Claims by British banking regulators that a lack of global agreement has prevented them from introducing tougher rules for the financial sector mask inaction that is dragging down standards in the rest of the world, a report warned today.
The New Economics Foundation (NEF) cited weak limits on commodity speculation, tolerance of naked short-selling and inaction on tax havens as evidence that Britain gives financial tricksters an easy ride. In doing so, the country acts as a haven for these activities and prevents wider reform, the NEF added.
The think-tank urged the Financial Services Authority to copy the American model by imposing position limits on commodity speculators driving up food prices. A ban on naked shorting – selling shares without first buying them in the market – would also bring Britain into line with the US, Japan, Hong Kong and other major markets, it argued.
Andrew Simms, the co-writer of the report, said: "If the Government wants a safe and stable financial system, it should stop the UK dragging down efforts toward financial reform. If it doesn't, we are in danger of being seen by our neighbours as a financial rogue state, subverting safer finance."
London is the European centre for commodities traders and hedge funds, which were accused of bringing banks close to collapse by selling borrowed shares in volumes that caused the banks' share price to collapse.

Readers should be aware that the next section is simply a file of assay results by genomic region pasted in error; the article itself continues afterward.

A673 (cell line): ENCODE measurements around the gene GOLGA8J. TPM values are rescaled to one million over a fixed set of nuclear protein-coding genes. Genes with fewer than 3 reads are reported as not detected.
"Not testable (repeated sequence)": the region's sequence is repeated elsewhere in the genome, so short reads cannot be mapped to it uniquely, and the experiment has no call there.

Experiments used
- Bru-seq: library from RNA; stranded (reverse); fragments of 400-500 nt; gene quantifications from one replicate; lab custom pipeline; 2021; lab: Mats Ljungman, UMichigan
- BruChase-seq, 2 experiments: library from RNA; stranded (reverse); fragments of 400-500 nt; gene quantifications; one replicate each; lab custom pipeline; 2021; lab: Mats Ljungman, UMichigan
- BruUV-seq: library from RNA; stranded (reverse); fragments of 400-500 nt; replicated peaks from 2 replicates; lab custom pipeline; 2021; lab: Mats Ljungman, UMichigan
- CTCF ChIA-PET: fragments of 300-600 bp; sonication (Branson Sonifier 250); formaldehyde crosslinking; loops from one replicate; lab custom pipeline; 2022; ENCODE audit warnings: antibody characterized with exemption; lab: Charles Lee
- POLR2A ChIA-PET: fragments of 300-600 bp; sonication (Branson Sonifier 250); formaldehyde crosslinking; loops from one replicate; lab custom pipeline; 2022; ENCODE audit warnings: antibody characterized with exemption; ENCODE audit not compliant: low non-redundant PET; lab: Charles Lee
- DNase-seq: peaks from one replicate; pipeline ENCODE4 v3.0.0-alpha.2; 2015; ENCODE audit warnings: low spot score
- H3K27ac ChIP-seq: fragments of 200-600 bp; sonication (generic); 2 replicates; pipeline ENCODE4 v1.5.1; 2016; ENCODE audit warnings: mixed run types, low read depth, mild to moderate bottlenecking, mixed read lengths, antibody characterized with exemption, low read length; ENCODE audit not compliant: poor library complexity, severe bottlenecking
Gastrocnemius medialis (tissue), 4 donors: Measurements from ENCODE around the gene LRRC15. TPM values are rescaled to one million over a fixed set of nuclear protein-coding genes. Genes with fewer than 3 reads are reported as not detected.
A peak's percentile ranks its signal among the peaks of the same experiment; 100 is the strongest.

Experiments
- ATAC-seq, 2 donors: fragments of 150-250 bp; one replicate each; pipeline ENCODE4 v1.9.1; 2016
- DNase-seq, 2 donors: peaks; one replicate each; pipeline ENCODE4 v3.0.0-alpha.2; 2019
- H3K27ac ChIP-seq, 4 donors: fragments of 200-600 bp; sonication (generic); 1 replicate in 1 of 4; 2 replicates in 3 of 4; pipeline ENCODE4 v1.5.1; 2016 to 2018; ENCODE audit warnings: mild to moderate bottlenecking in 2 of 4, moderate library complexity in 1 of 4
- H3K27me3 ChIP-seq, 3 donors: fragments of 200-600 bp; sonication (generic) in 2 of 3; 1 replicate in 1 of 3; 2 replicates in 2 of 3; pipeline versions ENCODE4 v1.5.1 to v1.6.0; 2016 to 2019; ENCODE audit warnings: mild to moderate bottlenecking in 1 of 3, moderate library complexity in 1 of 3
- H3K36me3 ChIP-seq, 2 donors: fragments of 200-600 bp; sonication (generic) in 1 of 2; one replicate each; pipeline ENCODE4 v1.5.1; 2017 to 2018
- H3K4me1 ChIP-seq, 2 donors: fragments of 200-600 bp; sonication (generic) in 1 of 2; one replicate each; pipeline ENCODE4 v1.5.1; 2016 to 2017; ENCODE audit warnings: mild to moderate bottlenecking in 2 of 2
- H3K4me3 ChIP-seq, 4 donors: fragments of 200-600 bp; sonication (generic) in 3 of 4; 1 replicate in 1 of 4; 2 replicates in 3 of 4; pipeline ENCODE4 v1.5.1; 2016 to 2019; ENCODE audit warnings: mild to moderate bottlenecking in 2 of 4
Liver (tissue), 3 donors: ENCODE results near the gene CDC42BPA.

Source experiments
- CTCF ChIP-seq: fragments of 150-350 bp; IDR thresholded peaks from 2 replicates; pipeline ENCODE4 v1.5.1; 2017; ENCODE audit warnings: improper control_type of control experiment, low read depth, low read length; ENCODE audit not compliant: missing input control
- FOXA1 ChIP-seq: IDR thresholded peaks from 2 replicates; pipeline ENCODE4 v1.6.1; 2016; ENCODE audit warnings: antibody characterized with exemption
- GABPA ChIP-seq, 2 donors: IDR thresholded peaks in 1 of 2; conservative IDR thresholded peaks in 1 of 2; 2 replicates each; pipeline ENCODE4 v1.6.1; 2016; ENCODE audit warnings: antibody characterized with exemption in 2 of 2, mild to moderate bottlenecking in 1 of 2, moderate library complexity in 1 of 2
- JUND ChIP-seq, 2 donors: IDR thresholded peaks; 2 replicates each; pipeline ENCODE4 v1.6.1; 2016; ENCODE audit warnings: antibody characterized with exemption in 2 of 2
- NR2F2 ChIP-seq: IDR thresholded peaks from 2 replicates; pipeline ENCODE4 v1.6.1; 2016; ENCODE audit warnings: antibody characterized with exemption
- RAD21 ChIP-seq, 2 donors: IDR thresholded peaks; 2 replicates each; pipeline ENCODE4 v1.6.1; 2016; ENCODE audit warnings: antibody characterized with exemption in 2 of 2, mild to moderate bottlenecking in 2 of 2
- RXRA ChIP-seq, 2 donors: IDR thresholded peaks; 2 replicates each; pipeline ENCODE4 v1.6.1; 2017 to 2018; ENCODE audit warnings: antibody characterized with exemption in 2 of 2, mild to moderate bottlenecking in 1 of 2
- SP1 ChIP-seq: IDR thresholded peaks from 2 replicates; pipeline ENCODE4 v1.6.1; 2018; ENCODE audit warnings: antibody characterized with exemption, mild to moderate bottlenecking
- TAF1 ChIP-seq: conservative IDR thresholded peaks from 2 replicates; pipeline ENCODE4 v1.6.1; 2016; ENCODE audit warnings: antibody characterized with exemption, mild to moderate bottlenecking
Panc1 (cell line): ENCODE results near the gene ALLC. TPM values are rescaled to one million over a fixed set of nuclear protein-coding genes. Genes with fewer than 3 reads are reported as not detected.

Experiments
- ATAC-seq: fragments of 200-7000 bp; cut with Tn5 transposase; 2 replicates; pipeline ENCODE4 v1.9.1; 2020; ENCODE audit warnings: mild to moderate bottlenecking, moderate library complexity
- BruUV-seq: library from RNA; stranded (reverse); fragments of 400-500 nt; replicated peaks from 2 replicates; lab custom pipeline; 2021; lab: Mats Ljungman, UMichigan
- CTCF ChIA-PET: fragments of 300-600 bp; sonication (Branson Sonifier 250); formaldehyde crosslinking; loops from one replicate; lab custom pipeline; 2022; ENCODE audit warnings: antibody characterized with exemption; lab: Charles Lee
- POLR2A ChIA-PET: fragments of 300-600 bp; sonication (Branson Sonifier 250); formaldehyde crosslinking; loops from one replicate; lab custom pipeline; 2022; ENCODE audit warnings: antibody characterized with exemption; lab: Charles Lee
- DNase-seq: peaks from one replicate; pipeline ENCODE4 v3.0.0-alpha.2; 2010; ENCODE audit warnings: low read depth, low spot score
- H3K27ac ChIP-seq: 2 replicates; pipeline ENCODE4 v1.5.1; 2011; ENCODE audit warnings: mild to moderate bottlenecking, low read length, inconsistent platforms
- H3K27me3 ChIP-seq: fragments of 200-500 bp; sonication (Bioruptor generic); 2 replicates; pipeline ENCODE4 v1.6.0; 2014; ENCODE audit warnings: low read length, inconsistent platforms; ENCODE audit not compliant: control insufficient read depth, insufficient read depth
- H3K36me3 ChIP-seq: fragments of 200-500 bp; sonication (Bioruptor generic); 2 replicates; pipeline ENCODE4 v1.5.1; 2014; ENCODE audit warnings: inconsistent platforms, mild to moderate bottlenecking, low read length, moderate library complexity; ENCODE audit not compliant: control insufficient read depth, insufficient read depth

The FSA said the European Union had taken control of regulating financial markets and that rules on short-selling were now in the hands of agencies in Brussels. The watchdog is reviewing speculation in commodity derivative markets, a practice that the NEF says further impoverishes people in developing countries.
The NEF called for the Government to clamp down on tax havens that allowed the rich to avoid paying taxes in their home countries. It argued that the Treasury could bring low-tax centres such as Jersey, Guernsey and the Cayman Islands into line by using reserve powers or exercising its right to impose good governance. The NEF also accused the Alternative Investment Market of attracting companies to list in the UK by offering soft-touch governance and transparency.
The City's glass ceiling
To soften their reputations as macho places where greed rules supreme, investment banks have stressed their conversion to gender diversity. But a survey by Financial News finds that women make up only 8 per cent of 20 investment banks' executive committees. Almost half of these women were heads of human resources or communications, leaving just nine out of 212 senior executives who have fought their way up through the ranks of investment bankers. Credit Suisse was top with four women on its 16-strong committee, whereas Barclays Capital, Deutsche Bank and RBC Capital Markets had none. Women bankers blamed family commitments, managers' prejudices and their own reluctance to "smarm the boss".Reuse content